Hood P.

PERCY HOOD 1896-1916

16/323 Private Percy Hood, 16th Battalion, the Northumberland Fusiliers was killed in action 1 July 1916 and is buried in Lonsdale Cemetery, Authuile, France.[1]  He was 20 years old and is commemorated on Cockfield War Memorial and the Roll of Honour for Cockfield Council School..

Family Details

Percy Hood was born 24 March 1896 [2] at West Hartlepool [3] the son of John R. and Ester Lena Hood.[4]  There were 4 children:

  • George Foster bc.1892 at Middlesbrough
  • Constance bc.1893 at Tow Law
  • Claude bc.1894 at Newcastle
  • Percy born 1896 at West Hartlepool [5]

In 1901, George, Constance and Claude lived at Saltburn with their grandmother Hannah Hood.  Percy aged 5 appears to have been the adopted son of Jane Copeland living in Byker near Newcastle upon Tyne.[6]  It is recorded that his father John died in 1897 and his mother in 1901.[7]  Percy initially attended Cockfield Church of England School then between January 1907 and October 1909 attended Cockfield Council School. [8]  Between October 1909 and April 1911, he attended Bishop Auckland Grammar School and left to take up a position as “a clerk in Colliery Office.”[9]

In 1911, 15 year old Percy lived at Holly Moor, Cockfield with his grandmother Hannah Hood, his uncle Charles Attwood Hood and his aunt Margaret Attwood Hood.  His brothers, 19 year old George and 16 year old Claude also lived there.  Charles Hood was a mining engineer.[10]  The census does not record if 15 year old Percy was a scholar or at work.

Service Details

Percy Hood enlisted at Newcastle-upon-Tyne into the Northumberland Fusiliers and was given the regimental number 16/323.[11]  The service details of Private P. Hood and the war dairy of the 16/Northumberland Fusiliers has not been researched.  The 16th (Service) Battalion, the Northumberland Fusiliers was formed in Newcastle in September 1914 and in June 1915 came under orders of the 96th Brigade, 32nd Division.  It landed at Boulogne 22 November 1915.[12]  Private P. Hood also entered France 22 November 1915.[13]

The 96th Brigade comprised the following units:

  • 16th, Northumberland Fusiliers
  • 15th, Lancashire Fusiliers (1st Salford Pals)
  • 16th, Lancashire Fusiliers (2nd Salford Pals)
  • 19th, Lancashire Fusiliers (3rd Salford Pals) left January 1916
  • 2nd, Royal Inniskilling Fusiliers joined January 1916 left February 1918
  • 96th MGC joined March 1916
  • 96th Trench Mortar Battery joined March 1916[14]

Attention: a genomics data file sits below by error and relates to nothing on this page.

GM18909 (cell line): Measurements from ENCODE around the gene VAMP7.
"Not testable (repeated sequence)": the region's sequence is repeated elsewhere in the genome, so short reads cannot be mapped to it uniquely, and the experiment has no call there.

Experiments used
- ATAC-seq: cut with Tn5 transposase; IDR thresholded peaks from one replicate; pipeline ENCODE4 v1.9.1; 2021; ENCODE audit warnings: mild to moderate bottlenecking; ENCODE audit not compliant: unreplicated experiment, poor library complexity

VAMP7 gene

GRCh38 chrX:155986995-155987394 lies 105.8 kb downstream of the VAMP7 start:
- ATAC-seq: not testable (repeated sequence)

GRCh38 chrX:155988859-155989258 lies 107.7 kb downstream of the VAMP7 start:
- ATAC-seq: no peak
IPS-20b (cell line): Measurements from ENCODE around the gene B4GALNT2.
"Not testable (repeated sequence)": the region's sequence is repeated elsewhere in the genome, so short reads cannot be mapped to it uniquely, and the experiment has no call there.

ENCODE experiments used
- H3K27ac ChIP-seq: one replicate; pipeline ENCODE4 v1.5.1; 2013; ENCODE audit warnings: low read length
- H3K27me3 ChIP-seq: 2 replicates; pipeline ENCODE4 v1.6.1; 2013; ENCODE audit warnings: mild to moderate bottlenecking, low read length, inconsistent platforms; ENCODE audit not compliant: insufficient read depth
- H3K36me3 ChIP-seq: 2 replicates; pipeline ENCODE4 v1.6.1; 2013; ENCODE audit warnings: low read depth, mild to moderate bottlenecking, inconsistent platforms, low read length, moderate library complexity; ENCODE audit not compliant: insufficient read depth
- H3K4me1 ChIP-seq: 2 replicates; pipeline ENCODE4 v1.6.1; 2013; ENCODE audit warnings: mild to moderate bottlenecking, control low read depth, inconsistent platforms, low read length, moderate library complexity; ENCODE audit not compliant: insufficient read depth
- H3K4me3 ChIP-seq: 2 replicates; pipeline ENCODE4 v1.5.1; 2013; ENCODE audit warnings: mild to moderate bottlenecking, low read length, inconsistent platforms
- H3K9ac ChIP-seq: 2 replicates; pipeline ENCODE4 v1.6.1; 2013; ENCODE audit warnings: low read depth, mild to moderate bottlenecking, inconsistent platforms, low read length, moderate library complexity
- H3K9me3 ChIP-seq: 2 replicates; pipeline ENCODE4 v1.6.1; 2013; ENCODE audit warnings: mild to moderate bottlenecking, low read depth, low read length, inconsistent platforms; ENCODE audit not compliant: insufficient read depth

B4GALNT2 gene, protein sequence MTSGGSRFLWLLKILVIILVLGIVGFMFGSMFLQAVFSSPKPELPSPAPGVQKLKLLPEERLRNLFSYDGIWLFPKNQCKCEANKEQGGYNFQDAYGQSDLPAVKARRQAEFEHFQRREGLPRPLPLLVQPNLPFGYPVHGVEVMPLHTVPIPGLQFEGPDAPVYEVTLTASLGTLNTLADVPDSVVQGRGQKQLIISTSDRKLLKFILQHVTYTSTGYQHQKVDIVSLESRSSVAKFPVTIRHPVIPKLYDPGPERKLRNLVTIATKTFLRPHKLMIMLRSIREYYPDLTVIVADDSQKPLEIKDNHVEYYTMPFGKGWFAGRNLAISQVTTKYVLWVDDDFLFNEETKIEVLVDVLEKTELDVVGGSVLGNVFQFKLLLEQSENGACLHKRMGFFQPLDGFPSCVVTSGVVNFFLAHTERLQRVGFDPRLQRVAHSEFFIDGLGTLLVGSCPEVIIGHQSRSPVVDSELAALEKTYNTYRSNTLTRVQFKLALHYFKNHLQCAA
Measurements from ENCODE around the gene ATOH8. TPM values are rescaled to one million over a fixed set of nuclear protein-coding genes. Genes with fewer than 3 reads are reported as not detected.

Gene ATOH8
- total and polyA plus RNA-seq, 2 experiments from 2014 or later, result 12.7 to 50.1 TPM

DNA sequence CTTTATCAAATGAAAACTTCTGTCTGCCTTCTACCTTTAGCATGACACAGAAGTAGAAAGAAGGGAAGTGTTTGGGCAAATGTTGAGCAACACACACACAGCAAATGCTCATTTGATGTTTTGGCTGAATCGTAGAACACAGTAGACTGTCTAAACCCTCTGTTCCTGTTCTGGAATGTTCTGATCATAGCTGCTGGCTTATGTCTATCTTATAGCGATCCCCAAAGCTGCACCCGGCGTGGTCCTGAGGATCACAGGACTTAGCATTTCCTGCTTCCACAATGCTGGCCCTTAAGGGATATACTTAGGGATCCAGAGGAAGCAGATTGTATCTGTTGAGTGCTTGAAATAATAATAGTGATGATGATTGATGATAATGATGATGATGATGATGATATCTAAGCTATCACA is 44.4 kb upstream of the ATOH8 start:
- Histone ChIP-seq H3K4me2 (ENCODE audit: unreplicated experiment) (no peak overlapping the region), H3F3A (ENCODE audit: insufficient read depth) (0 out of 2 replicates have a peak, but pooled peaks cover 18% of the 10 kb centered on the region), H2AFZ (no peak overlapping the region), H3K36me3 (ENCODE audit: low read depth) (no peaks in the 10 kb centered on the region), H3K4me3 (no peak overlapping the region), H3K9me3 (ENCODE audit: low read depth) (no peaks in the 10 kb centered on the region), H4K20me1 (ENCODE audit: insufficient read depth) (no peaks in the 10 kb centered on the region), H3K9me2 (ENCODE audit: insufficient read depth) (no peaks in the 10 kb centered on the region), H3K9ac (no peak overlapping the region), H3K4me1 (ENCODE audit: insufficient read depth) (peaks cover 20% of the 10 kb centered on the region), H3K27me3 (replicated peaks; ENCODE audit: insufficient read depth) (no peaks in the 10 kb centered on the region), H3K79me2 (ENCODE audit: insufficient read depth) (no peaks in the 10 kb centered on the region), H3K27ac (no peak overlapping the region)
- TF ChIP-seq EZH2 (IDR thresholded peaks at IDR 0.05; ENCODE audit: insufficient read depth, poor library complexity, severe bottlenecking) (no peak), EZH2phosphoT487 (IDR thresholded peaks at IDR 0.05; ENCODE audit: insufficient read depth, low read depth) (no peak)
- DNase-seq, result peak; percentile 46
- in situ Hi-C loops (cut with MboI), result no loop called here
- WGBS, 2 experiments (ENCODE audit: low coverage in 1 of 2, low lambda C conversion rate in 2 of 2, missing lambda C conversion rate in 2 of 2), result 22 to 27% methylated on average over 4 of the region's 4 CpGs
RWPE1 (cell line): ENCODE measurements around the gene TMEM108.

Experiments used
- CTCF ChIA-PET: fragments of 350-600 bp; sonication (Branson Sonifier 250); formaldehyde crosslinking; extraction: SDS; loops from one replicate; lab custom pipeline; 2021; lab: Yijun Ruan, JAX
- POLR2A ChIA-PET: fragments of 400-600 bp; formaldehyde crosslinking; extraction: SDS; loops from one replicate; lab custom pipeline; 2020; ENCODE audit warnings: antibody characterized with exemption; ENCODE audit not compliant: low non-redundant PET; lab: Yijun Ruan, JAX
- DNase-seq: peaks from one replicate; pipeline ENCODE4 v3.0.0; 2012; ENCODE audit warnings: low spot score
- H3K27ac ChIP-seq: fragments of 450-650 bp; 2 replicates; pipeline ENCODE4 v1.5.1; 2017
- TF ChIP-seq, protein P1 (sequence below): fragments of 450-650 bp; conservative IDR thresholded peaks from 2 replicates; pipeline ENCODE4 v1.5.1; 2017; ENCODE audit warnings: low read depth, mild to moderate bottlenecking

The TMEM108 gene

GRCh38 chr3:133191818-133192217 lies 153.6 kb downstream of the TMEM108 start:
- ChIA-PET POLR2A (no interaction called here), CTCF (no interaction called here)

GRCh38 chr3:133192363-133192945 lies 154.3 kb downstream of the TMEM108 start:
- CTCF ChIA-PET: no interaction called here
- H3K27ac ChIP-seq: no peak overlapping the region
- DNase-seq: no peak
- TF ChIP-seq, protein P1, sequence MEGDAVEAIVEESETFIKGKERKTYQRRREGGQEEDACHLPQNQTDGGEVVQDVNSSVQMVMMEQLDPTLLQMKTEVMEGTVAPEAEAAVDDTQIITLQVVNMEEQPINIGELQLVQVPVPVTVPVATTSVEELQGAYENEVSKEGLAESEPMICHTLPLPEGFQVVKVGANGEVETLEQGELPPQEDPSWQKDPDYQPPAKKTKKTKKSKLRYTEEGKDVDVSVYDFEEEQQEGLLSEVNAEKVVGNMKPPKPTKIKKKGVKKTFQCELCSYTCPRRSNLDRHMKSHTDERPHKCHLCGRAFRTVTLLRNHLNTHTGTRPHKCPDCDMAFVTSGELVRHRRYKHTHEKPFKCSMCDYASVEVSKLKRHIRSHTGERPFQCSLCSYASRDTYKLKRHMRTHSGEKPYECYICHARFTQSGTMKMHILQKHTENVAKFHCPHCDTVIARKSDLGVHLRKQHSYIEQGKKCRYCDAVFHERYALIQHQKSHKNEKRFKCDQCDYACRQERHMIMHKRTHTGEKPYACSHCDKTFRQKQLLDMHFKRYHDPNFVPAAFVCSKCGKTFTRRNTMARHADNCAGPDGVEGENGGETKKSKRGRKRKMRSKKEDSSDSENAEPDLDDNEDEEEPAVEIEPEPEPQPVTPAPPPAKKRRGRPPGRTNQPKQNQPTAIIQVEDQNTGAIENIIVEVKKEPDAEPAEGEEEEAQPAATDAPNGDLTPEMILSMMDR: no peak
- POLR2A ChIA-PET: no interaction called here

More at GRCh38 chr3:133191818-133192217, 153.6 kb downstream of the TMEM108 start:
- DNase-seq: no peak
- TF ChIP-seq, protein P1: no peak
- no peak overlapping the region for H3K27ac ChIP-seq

1 July – 18 November 1916: The Battle of the Somme: an overview [15]

The Battle of the Somme was viewed as a breakthrough battle, as a means of getting through the formidable German trench lines and into a war of movement and decision.  Political considerations and the demands of the French High Command influenced the timing of the battle.  They demanded British diversionary action to occupy the German Army to relieve the hard pressed French troops at Verdun, to the south.

General Sir Douglas Haig, appointed Commander-in-Chief in December 1915, was responsible for the overall conduct of British Army operations in France and Belgium.  This action was to be the British Army’s first major offensive on the Western Front in 1916 and it was entrusted to General Rawlinson’s Fourth Army to deliver the resounding victory.  The British Army included thousands of citizen volunteers, keen to take part in what was expected to be a great victory.

The main line of assault ran nearly 14 miles from Serre to the north to Maricourt to the south with a diversionary attack at Gommecourt 2 miles further to the north.  The first objective was to establish a new advanced line on the Montauban to Pozieres Ridge.

A week-long artillery bombardment of the German positions preceded the first day of the attack – 1 July.  Just prior to zero-hour, the storm of British shells increased and merged with huge mine explosions to herald the infantry attack – at 7.30am on a clear midsummer’s morning the British Infantry emerged from their trenches and advanced in extended lines at a slow steady pace over the grassy expanse of a No Man’s Land.  They were met with a hail of machine gun fire and rifle fire from the surviving German defenders.  Accurate German artillery barrages smashed into the infantry in No Man’s Land and the crowded assembly trenches.  The British suffered enormous casualties:

  • Officers killed: 993
  • Other Ranks killed: 18,247
  • Total Killed: 19,240
  • Total casualties (killed, wounded and missing): 57,470